posted by Eli Barzilay
It’s been one too many times that I hear respectable Schemers talk about how they like explicit renaming macros — not because they’re more powerful, but because using them is close to using simple
defmacros. In this post I’ll show how you can easily write ER-like macros in PLT, just so I won’t need to explain the same thing once again.
If you’re not interested in ER-macros, then you shouldn’t read this.
I’m not claiming that ER macros are not respectable, I’m just surprised at the knee jerk reaction to
This is not an attempt at providing some portable library or even a PLT library. The intention is to show that
syntax-case-style macros are “as convenient” as ER macros, if you really want to get down to that level.
This is also not an attempt at any kind of formal claim of equivalence in any direction, only a demonstration that you can get the same kind of convenience.
The bottom line here should be just the convenience point, addressed at people who like ER macros for that, and who think that
syntax-case macros are somehow magical or that you lose the ability to play with S-expressions.
The important fact here is that while PLT’s
syntax-case macro system does not give you raw S-expressions, what you get is a simple wrapper holding them. A macro is a syntax transformer: a function that consumes a syntax value and returns one. For example:
is a macro that always expands to 123 (with
#'123 being the usual shorthand for
A syntax object in PLT Scheme (the input to macro functions) is an S-expression, with some lexical information added — this includes the lexical context (in an opaque form), source location, and a few more things. To be more precise, a syntax value is a nested structure of wrappers holding lists and pairs, holding more wrappers, with identifiers at the leaves, where an identifier is a wrapper holding a symbol. It’s easy to strip off all wrappers using
syntax->datum if you like to work with S-expressions, but you don’t want to strip it off of identifiers, since that will lose the important gravy. (In fact, the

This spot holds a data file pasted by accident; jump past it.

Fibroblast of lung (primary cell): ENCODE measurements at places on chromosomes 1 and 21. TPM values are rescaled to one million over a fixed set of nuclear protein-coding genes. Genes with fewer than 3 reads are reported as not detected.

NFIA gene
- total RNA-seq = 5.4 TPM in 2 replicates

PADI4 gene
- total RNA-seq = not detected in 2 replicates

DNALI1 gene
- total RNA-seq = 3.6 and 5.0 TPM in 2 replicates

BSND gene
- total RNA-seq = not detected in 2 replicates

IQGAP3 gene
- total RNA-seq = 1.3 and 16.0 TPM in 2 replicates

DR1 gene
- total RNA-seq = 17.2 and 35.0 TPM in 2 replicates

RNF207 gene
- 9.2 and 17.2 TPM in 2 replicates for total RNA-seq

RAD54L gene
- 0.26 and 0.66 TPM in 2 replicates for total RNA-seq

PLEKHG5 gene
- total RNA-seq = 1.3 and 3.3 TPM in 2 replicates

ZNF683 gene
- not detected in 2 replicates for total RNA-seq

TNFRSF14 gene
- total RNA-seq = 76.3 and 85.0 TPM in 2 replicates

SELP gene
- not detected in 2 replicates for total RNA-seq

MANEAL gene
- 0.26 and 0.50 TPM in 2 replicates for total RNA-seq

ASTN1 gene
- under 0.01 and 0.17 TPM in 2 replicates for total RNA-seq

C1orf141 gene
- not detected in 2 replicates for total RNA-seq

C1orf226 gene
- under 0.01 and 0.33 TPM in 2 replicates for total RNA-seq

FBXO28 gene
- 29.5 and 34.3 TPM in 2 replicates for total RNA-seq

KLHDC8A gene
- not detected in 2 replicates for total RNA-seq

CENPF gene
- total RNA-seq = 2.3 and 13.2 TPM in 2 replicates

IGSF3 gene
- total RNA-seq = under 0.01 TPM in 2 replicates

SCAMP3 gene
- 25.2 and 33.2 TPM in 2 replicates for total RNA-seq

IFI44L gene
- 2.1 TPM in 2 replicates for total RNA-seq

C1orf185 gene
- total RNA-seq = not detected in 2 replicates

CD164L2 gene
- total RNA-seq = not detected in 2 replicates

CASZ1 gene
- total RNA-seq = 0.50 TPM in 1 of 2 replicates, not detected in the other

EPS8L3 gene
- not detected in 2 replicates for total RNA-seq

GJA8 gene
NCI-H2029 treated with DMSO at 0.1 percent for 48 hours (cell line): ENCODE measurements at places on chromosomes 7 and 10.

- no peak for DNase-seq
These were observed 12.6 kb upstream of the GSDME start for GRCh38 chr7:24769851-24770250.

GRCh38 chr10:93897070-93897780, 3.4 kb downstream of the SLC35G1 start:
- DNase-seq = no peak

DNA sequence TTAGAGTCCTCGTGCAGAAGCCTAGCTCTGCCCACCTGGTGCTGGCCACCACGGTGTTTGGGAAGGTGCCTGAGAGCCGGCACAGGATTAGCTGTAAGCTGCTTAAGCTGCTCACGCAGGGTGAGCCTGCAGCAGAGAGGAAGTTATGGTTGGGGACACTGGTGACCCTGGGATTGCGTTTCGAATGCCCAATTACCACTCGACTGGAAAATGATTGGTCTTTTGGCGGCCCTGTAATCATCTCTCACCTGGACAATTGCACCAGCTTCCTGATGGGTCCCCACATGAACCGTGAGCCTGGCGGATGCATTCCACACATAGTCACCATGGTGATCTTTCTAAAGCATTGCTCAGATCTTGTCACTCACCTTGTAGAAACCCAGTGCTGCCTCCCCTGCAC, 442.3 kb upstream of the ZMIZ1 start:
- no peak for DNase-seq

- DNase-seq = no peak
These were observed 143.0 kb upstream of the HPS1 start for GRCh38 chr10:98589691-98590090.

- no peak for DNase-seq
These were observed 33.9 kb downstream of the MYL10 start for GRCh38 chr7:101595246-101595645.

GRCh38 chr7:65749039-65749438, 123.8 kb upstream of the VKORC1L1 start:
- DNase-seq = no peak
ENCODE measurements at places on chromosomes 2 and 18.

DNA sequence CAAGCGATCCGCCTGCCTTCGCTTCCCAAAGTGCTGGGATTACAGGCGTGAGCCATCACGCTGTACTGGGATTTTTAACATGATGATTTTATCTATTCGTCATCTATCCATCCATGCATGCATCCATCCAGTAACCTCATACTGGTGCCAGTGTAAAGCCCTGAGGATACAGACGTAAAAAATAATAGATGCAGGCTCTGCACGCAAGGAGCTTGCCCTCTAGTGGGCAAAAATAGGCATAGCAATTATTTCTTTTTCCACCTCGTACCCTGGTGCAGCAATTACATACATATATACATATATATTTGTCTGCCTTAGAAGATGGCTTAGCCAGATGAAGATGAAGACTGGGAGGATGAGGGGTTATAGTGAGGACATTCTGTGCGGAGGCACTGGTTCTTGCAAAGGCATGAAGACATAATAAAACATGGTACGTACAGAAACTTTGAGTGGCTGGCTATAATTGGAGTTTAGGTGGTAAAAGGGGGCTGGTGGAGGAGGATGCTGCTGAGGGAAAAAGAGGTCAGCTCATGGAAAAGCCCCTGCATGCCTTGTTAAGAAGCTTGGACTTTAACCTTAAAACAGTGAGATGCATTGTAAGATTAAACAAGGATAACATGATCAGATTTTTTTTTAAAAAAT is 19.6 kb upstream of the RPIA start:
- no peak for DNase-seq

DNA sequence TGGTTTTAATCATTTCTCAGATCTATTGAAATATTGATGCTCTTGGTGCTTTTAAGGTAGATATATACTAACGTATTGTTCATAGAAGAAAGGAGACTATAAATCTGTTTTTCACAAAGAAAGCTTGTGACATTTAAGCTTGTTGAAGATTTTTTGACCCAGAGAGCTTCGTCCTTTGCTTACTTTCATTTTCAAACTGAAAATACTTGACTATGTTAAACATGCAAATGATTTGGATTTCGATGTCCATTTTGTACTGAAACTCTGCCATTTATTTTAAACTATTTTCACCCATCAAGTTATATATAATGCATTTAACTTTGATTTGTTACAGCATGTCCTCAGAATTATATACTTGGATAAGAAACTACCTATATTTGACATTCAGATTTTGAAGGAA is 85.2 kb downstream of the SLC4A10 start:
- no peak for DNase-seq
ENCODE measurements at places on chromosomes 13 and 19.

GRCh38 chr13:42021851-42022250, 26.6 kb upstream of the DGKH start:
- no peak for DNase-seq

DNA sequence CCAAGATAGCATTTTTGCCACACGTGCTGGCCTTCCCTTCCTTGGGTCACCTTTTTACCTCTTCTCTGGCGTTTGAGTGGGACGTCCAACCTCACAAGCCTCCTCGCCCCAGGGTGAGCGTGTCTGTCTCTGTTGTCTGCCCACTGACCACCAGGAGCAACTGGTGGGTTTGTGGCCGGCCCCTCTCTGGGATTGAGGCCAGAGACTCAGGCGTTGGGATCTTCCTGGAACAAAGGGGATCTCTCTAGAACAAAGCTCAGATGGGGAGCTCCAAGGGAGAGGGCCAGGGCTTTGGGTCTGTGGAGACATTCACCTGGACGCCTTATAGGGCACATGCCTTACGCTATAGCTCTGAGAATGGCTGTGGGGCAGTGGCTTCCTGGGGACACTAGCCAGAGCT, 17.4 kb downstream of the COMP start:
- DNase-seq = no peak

defmacro library works by stripping off all information, even from identifiers, then reconstructing it by trying to match names in the output form with the original input.)
Instead of throwing away all information, what we want to do is preserve identifiers. We can use
syntax->list for this: this is a function that takes a syntax value that contains a list, and strips off the top-level extra information leaving you with a list of syntaxes for the sub-expressions (returning
#f if the input syntax does not hold a list). Once we have such a list, we can do the usual kind of processing with it, and when we’re done turn the result back into a syntax using
datum->syntax (which “borrows” the original input expression’s information). For example,
That’s a very simple example though; if you try something a little more complicated, you quickly find out that all this unwrapping is inconvenient:
(Note also the
*lambda that is used to avoid the
lambda expressions used in the meta-code.)
What can help here is some helper function that receive a syntax value as its input, and turn all wrapped lists into real lists recursively, but will leave identifiers intact:
(define (strip stx)
(let ([maybe-list (syntax->list stx)])
;; syntax->list returns #f if the syntax is not a list
(if maybe-list (map strip maybe-list) stx))))
But as long as we’re writing a syntax utility, we can make it do a litte more work: feed the resulting tree to your transformer, grab its result, and do the necessary
datum->syntax voodoo on it:
With this utility defined, the above macro becomes much easier to deal with:
(let ((vars (map car (cadr exp)))
(inits (map cadr (cadr exp)))
(body (cddr exp)))
`((,(syntax lambda) ,vars ,@body)
...and this is almost identical to the explicit renaming version of the macro; for example, compare it with the sample code in the [MIT-Scheme manual](http://groups.csail.mit.edu/mac/projects/scheme/documentation/scheme_3.html#SEC49). The only change is that `(rename 'lambda)` is replaced with `(syntax lambda)`.
Obviously, this is very close, but doesn't show intentional captures. So I just grabbed the `loop` example from the same page, and did the same change — only this time I used `#'foo` instead of `(syntax foo)` (and I also changed the one-sided `if` to a `when`). The resulting macro works fine:
(let ((body (cdr x)))
(,#'let ,#'f () ,@body (,#'f))))))))
((while test body ...)
(loop (when (not test) (exit #f))
(let ((x 10))
(while (> x 0)
(printf "~s\n" x)
(set! x (- x 1))))
This is pretty close to a library, and indeed, as I was writing this text I found a post by Andre van Tonder on the Larceny mailing list that uses a very similar approach and does make a library out of it. This is done by adding two arguments to the expected ER-transformation function — one is a
rename function (since the above method uses
syntax it is limited to immediate identifiers), and the other is always passed as
free-identifier=?. Such a compatibility library is, however, not the purpose of this post.
Finally, there is still a minor issue with this — PLT has an implicit
#%app which is used wherever there are parentheses that stand for a function application — and in this code they are used unhygienically. This is usually not a noticeable problem, and if it is, you can add explicit
#%apps. It might also be possible to find a more proper solution (e.g., use a hash table to keep track of lists that were disassembled by the client transformer), but at this point it might be better to just use the more natural